I don’t wish to belabor this analogy, as the medieval capitalist fantasy has its origins much earlier than the modern RPG. But I should hope that the models of profiteering and social passing are not lost on the average gamer. Wealth, prestige, and access are interconnected with class as well as with race, the complex politics of which don’t happen to lend themselves to the comparatively easy mathematical functions of accumulation and free movement games use.


Few games will keep doors eternally closed to you. If the king won’t see you right now, come back when you’ve made more of a name for yourself. If the head of the church won’t lower herself to interact with someone of your race, chances are she’s evil and you’ll have to kill her—serves her right. In these games you are entitled to the key to every door and chest, provided you labor hard enough using the methods prescribed. The system will not choose to deny you a weapons upgrade because of your character’s skin color or what her parents did for a living. It’s all about you, the self-actualized hero, transcendentally unattached and unresisted as you float through life gaining friends, wealth, and property.


This, of course, is part of the attractiveness of games: that they are fairer and simpler than reality. Gaming is “about constants and conditions” (Tadhg Kelly, “The Enclosure Problem”, What Games Are, 26 May 2011). A game which is infinite, which has a history of breaking with its own rules, of double standards and contradictions, is not the sort of game that we’re typically drawn to, largely because we already experience it in our day to day lives.


To return to my Dragon Age playthrough, I believe part of why I found my casteless dwarf’s story so captivating is that I could buy her transition into a world of mobility. In the human world, class still existed, but her place within it was markedly different from the society she had just left. Moreover, her integration into this new culture was neither expected nor required, though she was working to protect a great deal of people that she didn’t honestly care for. She was mobile because she was sufficiently detached, not beholden to anything around her.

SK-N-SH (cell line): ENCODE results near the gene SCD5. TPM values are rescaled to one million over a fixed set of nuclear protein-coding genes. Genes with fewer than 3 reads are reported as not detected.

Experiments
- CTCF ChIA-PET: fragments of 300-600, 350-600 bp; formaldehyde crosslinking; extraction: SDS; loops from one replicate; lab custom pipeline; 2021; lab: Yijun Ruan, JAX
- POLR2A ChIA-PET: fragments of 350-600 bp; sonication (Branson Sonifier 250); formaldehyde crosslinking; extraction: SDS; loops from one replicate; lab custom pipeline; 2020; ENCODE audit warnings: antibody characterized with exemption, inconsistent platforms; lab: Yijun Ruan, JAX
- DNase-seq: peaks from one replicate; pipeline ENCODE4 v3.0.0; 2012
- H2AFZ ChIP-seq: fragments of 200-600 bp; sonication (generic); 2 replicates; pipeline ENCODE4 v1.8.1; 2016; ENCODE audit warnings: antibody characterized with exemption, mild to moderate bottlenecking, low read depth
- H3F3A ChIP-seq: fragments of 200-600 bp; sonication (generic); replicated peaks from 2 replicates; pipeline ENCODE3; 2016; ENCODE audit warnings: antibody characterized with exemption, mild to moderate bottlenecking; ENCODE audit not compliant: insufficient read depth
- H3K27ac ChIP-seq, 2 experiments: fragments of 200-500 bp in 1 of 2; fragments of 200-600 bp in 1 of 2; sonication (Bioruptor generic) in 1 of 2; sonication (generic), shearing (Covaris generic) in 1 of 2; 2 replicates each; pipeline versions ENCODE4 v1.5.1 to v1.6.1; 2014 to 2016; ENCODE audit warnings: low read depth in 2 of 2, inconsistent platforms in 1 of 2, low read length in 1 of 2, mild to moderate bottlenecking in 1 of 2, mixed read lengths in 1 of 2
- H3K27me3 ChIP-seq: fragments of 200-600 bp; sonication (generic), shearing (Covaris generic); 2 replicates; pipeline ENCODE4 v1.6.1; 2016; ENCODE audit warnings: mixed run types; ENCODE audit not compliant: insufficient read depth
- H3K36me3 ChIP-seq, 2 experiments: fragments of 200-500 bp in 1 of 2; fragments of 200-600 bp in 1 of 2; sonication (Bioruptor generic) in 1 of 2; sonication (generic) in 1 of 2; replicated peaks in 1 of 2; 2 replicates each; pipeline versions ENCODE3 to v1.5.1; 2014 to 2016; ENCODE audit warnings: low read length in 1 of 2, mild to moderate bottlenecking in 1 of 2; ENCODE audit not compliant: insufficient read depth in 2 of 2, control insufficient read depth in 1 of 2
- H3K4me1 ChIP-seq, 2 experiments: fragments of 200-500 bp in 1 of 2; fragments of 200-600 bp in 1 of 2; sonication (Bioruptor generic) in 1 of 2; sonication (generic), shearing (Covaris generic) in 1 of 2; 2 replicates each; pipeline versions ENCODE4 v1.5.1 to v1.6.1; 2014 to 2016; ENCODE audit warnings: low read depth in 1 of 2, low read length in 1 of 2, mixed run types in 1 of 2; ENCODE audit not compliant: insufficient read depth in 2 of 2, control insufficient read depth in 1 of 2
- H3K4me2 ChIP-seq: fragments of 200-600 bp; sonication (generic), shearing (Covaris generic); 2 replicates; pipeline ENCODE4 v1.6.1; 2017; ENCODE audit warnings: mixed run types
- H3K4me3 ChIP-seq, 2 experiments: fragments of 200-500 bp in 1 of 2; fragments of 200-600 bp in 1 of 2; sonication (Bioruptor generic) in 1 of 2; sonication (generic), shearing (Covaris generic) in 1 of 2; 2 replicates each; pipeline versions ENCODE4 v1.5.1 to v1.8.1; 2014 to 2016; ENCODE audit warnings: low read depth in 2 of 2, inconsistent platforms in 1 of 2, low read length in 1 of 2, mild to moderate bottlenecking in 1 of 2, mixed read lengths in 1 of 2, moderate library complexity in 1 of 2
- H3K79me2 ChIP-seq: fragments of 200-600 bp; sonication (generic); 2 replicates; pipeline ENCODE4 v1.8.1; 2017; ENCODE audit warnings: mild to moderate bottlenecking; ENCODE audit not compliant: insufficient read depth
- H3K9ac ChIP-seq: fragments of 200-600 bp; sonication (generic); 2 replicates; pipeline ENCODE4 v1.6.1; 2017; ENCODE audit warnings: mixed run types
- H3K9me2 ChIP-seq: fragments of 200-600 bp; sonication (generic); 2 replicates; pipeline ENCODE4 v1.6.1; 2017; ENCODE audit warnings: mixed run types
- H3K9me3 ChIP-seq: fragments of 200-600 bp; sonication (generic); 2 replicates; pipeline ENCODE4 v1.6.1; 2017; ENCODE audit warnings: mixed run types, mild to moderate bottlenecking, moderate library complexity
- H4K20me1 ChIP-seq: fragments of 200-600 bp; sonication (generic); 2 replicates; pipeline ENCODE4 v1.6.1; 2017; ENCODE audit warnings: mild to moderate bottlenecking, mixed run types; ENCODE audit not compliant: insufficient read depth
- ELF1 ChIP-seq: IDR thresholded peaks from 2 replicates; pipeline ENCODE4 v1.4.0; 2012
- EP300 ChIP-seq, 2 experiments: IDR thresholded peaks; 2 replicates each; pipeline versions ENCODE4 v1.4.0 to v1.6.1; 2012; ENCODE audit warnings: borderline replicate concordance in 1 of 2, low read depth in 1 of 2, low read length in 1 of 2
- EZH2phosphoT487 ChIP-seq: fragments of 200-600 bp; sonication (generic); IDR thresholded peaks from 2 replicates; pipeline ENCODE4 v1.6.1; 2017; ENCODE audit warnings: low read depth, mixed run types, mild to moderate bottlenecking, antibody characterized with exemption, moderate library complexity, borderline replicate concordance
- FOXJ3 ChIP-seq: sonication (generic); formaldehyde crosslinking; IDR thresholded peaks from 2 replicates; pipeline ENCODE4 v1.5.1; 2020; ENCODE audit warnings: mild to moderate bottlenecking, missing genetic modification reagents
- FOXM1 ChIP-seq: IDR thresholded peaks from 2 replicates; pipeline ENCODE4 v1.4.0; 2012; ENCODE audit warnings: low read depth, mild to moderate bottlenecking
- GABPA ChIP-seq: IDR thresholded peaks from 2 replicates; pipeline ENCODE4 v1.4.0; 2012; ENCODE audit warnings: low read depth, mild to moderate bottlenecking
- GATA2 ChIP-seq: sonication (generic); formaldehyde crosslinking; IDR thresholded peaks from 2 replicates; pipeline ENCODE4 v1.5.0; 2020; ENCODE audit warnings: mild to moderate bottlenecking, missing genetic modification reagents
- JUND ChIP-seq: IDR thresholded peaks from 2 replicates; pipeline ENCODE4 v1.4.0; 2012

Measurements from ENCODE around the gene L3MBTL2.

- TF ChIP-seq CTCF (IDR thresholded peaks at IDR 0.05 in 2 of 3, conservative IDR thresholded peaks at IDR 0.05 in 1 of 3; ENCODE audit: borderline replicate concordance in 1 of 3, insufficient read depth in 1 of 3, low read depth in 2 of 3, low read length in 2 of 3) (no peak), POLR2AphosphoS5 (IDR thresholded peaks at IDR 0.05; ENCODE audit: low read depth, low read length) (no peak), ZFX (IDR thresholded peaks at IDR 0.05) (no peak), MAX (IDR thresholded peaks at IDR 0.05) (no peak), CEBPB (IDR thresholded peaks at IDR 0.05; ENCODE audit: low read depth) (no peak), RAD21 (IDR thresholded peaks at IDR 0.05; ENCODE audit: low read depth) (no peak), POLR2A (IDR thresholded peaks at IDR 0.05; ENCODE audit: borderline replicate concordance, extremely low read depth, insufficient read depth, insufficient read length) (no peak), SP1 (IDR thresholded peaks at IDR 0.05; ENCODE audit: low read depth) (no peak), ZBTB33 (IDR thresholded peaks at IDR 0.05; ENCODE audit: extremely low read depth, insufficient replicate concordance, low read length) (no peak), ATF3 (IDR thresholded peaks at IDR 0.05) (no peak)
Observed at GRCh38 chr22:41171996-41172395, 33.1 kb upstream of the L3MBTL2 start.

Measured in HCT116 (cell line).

I couldn’t do this with my elf character. She was the subject of an enormous apparatus of oppression that would continue operating after I left the prologue. It made no sense for her to “pass” thanks to her status as a Grey Warden and to the way that I was characterizing her. She wasn’t likely to tolerate it.


We speak of ludonarrative dissonance often as coming through in small systemic things, like enemies ignoring certain plot points, forgetting that Clint Hocking’s original application of the word to BioShock was in comparing Objectivist philosophy to the game’s overall play sensibilities of “rational self-interest” (“Ludonarrative Dissonance in BioShock, Click Nothing, 07 October 2007). Is there any ludonarrative dischord greater than the capitalist, white, middle-class attitudes of unrestrained play coming into conflict with issues of class and race so utterly failed by these biases? The class- and race-obliviousness of these pastoral, easy, and free game worlds don’t reflect the lives of the serf characters that we so often assume but reflect their lords instead.


In games, we always play as middle class. We just occasionally start out in peasant drag.